While connectivism begins with the individual, it stresses the growth of connections and connectedness in learning and knowledge. Self-directed learning explains the attributes of learners who learn at their own pace and interest. Is that sufficient to describe our knowledge needs today? I don’t think so.

When faced with learning in complex environments, what we need is something more like network-directed learning – learning that is shaped, influenced, and directed by how we are connected to others. Instead of sensemaking in isolation, we rely on social, technological, and informational networks to direct our activities.

With MOOCs, we emphasize that early course experiences tend to be overwhelming and chaotic. After all, learners face hundreds of introductions, blogs posts, and reading resources, in addition to dozens of new tools and technologies. As the course progresses, small sub-networks form based on shared interests and goals. Learners also gather in various social spaces that we as facilitators don’t create (Facebook was common in CCK11 as was SecondLife) and in language specific forums – a key requirement with global courses.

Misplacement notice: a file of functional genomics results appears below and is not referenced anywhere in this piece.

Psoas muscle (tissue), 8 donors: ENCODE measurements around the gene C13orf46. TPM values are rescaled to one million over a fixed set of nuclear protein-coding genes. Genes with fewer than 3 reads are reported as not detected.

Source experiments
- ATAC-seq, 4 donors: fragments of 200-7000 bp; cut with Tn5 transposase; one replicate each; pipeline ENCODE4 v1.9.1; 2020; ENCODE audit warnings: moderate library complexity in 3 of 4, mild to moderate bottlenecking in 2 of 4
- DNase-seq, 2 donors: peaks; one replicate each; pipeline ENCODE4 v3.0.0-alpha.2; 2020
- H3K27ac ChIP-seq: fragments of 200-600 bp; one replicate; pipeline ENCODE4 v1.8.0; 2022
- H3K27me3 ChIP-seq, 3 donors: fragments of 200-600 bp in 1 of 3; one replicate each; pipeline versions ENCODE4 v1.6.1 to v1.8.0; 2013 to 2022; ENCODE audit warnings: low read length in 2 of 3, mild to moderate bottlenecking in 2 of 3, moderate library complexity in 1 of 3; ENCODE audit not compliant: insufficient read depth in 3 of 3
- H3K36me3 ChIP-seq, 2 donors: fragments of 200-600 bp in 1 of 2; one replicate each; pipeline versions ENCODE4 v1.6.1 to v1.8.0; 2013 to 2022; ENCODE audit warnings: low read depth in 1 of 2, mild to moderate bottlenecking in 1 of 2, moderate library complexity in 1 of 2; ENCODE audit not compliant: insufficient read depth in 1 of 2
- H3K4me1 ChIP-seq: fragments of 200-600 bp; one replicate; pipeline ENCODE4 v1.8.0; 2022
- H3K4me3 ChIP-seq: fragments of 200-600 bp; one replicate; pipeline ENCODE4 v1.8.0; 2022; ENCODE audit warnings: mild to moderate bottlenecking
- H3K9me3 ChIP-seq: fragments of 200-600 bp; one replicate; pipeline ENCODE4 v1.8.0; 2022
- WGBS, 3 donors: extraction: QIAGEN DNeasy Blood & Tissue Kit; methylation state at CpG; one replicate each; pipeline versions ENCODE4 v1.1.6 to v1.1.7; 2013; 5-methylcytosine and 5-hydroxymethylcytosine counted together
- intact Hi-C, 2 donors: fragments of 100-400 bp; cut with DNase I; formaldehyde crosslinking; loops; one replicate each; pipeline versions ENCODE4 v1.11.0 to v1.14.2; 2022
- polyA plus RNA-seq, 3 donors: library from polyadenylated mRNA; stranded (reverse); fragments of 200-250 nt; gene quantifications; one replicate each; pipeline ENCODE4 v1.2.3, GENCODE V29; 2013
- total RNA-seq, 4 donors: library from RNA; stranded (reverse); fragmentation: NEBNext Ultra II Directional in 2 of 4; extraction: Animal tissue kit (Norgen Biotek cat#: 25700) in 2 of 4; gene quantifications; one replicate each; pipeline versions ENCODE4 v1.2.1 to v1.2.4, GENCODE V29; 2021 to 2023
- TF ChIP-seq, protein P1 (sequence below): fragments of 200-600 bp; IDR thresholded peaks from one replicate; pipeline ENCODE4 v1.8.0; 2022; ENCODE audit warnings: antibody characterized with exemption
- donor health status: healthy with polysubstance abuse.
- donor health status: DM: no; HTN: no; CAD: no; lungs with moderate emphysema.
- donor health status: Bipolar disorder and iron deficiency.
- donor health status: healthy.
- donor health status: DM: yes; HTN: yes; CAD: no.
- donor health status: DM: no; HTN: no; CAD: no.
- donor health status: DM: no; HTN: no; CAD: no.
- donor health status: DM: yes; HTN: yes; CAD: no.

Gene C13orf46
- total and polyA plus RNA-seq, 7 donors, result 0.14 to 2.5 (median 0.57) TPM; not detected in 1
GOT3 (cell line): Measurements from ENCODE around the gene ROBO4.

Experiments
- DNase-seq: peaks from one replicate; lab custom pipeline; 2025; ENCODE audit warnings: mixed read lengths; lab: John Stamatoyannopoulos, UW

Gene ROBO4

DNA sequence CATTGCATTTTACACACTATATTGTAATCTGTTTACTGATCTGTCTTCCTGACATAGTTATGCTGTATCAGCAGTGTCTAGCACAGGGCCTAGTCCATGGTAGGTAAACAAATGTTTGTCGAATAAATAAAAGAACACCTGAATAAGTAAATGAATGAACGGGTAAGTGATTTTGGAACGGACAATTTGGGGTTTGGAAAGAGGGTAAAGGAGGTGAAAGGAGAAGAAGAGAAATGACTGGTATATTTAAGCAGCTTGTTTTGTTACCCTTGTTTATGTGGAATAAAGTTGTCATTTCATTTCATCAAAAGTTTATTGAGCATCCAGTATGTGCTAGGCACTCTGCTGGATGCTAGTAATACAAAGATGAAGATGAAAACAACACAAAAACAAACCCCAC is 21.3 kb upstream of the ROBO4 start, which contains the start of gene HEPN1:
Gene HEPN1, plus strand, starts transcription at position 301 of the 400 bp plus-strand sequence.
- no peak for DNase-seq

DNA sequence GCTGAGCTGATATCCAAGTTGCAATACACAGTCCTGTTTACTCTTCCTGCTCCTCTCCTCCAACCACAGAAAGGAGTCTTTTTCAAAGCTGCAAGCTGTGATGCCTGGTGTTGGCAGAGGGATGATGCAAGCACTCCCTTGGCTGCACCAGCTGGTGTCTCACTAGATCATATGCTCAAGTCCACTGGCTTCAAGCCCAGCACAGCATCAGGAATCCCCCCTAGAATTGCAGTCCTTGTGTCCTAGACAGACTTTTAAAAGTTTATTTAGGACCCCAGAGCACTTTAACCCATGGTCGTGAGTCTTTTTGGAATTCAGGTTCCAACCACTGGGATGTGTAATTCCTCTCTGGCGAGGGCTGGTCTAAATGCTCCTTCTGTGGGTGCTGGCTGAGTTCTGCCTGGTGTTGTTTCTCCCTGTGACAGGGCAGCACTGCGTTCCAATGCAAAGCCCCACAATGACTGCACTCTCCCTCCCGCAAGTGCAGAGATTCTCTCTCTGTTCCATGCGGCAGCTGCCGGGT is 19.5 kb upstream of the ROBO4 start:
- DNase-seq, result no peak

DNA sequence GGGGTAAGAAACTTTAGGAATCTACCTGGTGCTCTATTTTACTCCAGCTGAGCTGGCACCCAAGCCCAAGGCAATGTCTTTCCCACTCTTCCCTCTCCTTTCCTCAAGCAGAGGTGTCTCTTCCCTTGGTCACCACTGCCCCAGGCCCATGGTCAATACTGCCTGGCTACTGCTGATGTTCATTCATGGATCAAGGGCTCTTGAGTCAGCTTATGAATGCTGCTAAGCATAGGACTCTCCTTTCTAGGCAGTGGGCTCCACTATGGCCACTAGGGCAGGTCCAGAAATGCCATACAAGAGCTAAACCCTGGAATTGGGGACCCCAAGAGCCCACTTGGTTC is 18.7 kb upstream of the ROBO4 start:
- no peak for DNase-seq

To address the information and social complexity of open courses, learners need to be network-directed, not self-directed learners. Social networks serve to filter and amplify important concepts and increase the diversity of views on controversial topics. This transition is far broader than only what we’ve experienced in open courses – the need for netwok-centric learning and knowledge building is foundational in many careers today. For example, the discovery of the corona virus (SARS) was achieved through a global distributed research network. New technologies are increasingly assemblies of innovations that often span millennia – a process that was wonderfully covered by William Rosen in The Most Powerful Idea in the World: A Story of Steam, Industry, and Invention . To be competent, to be creative, to be adaptable, requires that we are connected.

Most importantly network-directed learning is not a “crowd sourcing” concept. Crowd sourcing involves people creating things together. Networks involve connected specialization – namely we are intelligent on our own and we amplify that intelligence when we connect to others. Connectedness – in this light – consists of increasing, not diminishing, the value of the individual.